State Insists Chauvin Jury Was ‘Impartial,’ Mocks His Appeal

September 13, 2022 American Spectator

Said Justice Oliver Wendell Holmes Jr. of the Atlanta jury that convicted Leo Frank of murdering a 13-year-old female employee in 1913, “Mob law does not become due process of law by securing the assent of a terrified jury.” Frank was Jewish. The jurors were not necessarily anti-Semitic, but they had good reason to be terrified of the mobs that were. After Georgia Gov. John Slaton commuted Frank’s sentence from death to life imprisonment, the mobs stormed the prison, abducted Frank, and hanged him. Slaton and his wife were forced to leave the state.

The Minneapolis jurors in the April 2021 trial of former police officer Derek Chauvin had as much reason to be terrified as did the Frank jurors in Atlanta. As the world knows, Chauvin stood accused of murder in the May 2020 death of George Floyd. On April 25 of this year, attorney William Mohrman, in his brief to the Minnesota Court of Appeals, argued that Chauvin could not have hoped to get a fair trial in an environment as fraught with fear as that of Minneapolis circa 2021. By denying Chauvin a change of venue, he continued, the district court denied his client the right to an “impartial jury” as guaranteed in the Sixth Amendment.

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Why ‘Educated’ Liberal Women Are the Real Threat to Our Republic

September 9, 2022 American Thinker

When last Thursday night Joe Biden told America, “Donald Trump and the MAGA Republicans” threaten “the very foundations of our republic,” he missed the mark. The real threat comes from the unlikeliest of suspects: educated liberal females, or “ELFs” for short.

These are the women who will proudly vote Democrat regardless of soaring inflation, rising gas prices, rampant crime in the streets, the unchecked flood of illegal aliens, and oppressive COVID policies that have irreparably damaged all children, the poor most notably.

If NBC’s polling from April is to be believed, this is the only demographic cohort more favorably inclined to Democrats in 2022 than in 2018. Unable to sell these women on his accomplishments — there are none — Biden last week appealed to their paranoia. What made this pitch strategic is his target audience’s proven susceptibility to fear-based propaganda.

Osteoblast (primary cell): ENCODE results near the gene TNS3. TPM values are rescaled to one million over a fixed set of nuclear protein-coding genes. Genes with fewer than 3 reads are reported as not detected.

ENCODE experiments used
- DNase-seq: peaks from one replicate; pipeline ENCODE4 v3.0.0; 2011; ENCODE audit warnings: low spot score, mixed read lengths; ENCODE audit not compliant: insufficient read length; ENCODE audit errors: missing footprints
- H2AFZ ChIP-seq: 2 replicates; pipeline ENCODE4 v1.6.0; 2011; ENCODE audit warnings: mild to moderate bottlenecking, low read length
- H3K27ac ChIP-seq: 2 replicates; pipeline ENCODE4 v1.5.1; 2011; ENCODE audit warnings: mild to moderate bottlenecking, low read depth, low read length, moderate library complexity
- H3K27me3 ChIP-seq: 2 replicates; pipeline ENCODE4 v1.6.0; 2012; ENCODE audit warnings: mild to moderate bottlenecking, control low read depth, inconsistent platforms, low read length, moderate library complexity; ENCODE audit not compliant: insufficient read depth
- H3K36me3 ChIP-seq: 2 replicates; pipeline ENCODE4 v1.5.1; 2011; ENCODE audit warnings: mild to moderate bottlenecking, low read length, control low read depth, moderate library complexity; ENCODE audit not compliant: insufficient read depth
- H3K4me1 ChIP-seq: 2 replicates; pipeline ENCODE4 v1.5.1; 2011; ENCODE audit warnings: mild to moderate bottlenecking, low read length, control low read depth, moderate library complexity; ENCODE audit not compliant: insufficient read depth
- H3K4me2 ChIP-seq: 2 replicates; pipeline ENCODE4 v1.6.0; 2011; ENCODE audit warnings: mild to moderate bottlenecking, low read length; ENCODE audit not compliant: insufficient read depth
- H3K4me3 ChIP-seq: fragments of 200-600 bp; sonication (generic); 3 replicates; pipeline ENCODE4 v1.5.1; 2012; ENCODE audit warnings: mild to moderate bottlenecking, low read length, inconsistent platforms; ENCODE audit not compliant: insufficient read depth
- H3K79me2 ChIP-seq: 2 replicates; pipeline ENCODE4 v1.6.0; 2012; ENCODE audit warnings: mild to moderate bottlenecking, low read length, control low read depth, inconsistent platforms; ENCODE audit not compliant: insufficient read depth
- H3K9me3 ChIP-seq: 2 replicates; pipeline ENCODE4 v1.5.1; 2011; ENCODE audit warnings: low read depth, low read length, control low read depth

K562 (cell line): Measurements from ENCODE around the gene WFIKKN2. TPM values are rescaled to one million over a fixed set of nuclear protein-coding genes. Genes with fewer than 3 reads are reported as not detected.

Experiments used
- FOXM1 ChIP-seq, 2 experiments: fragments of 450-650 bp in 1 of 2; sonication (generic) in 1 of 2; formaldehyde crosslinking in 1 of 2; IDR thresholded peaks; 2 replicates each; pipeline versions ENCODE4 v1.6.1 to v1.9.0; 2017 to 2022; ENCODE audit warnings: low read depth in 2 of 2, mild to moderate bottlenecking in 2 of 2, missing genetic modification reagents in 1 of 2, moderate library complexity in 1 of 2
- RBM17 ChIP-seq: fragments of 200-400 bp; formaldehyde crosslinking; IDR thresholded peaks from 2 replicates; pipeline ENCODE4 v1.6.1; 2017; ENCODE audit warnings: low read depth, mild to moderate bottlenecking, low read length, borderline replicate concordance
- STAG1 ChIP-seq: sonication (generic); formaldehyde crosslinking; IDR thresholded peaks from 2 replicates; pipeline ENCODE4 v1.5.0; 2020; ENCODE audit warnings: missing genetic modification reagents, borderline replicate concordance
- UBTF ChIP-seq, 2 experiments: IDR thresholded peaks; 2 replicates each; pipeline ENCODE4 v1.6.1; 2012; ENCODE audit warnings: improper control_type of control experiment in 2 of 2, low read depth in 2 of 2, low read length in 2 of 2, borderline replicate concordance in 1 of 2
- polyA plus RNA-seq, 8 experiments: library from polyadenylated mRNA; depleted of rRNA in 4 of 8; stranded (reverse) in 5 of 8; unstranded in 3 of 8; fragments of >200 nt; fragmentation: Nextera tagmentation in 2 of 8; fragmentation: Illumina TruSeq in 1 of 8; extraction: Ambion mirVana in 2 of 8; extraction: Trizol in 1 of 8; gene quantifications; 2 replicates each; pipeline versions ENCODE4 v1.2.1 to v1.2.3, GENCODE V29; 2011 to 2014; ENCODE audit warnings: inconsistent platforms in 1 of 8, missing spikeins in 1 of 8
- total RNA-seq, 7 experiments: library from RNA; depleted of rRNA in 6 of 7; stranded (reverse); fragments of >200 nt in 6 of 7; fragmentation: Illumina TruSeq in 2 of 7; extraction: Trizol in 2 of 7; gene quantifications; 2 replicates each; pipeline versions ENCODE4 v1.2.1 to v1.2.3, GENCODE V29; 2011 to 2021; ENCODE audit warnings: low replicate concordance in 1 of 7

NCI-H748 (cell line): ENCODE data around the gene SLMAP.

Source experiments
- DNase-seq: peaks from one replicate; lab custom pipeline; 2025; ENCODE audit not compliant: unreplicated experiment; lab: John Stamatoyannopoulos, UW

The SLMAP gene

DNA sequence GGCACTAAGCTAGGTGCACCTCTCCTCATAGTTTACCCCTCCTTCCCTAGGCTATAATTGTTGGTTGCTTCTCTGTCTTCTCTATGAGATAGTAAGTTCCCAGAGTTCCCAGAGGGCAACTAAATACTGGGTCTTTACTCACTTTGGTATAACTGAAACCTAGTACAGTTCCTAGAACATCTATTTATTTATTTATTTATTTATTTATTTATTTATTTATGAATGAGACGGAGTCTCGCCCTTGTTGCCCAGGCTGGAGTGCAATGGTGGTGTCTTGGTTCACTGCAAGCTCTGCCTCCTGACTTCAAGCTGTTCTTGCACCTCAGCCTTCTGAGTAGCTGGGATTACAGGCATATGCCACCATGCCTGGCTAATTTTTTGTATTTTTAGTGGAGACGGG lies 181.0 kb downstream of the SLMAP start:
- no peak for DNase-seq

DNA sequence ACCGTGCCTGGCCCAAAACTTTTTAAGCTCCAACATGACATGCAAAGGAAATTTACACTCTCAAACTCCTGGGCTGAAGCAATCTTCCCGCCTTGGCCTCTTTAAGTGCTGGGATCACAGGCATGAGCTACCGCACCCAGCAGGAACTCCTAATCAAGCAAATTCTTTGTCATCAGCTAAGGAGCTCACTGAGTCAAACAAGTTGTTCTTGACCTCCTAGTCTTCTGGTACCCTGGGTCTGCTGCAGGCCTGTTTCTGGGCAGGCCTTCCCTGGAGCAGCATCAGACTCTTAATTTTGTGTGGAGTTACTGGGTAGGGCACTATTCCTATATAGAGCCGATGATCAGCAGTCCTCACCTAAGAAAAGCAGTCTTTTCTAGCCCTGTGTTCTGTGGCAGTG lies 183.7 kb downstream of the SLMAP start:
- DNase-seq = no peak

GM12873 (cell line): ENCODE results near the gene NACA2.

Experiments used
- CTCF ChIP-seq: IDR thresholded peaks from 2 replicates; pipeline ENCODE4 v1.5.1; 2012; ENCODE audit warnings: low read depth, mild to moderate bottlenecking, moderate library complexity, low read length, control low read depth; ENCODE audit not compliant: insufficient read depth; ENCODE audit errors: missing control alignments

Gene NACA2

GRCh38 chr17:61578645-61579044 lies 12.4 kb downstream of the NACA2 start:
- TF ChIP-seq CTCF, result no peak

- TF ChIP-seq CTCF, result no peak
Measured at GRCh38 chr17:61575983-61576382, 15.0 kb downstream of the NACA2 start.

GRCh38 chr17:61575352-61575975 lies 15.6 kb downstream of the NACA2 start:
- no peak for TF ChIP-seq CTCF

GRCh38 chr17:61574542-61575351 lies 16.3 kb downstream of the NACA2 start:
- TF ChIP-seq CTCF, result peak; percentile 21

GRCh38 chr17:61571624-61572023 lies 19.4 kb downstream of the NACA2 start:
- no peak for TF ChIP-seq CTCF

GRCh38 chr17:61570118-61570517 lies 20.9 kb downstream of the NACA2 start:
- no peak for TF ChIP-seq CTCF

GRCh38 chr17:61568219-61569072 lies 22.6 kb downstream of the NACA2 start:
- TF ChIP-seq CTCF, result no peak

At the core of the ELFs’ vulnerability is their ignorance, if not at the top, certainly among the masses. This should not surprise. Everywhere and always, men have performed better on political knowledge tests than women (just as conservatives routinely outperform liberals and independents). Researchers exploring this particular gender gap long ago gave up on questioning whether this was true and have focused instead on why.

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How do you know if you’re a ‘MAGA Republican’?


“Donald Trump and the MAGA Republicans represent an extremism that threatens the very foundations of our republic,” President Joe Biden warned America a week ago Thursday.

“Now, I want to be very clear, very clear up front,” Biden continued. “Not every Republican, not even the majority of Republicans, are MAGA Republicans. Not every Republican embraces their extreme ideology.”

For those who fear they might be on Biden’s enemies list, he defined the threat more precisely. “MAGA Republicans do not respect the Constitution,” he told us. “They do not believe in the rule of law. They do not recognize the will of the people.”

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The Big Lies that made Trump a ‘monster’


Big Brother makes stuff up

Former President Donald Trump haunts woke America the way Kong did the natives of Skull Island. The islanders had walls to keep them safe. The swamp dwellers of D.C. have only lies.

The American left – and their establishment allies, left and right – have had to lie to keep Trump from doing to the Deep State what Kong did to Manhattan.

The lies started early. Appearing on “The View” in March 2011, Trump said of Obama, “I want him to show his birth certificate! There’s something on that birth certificate that he doesn’t like.”



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COLUMN: Danforth smears Trump, Schmitt with Biden’s discredited ‘Charlottesville hoax’ retread


Upset by the withdrawal from the Missouri Senate race of his handpicked spoiler candidate, John Wood, Danforth published an angry op-ed in the St. Louis Dispatch, complete with a large color photo of the Jan. 6 protest. The 85-year-old Ralston Purina heir charged “radicals” Eric Schmitt, who is the Republican Senate nominee, and former President Trump with spreading the “big lie” about the 2020 election. Danforth took particular offense at Trump’s assertion that “the election was rigged against him.”

Let us put aside for a moment the issue of voter fraud and focus on the word “rigged.” The rigging, in fact, began with Joe Biden’s entry into the presidential race on April 25, 2019. Biden began his campaign announcement with two words: “Charlottesville, Virginia.” He continued, “[Trump] said there were ‘some very fine people on both sides.’ With those words, the president of the United States assigned a moral equivalence between those spreading hate and those with the courage to stand against it.”

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Reiner, Klobuchar and the Big Lie of January 6

American Thinker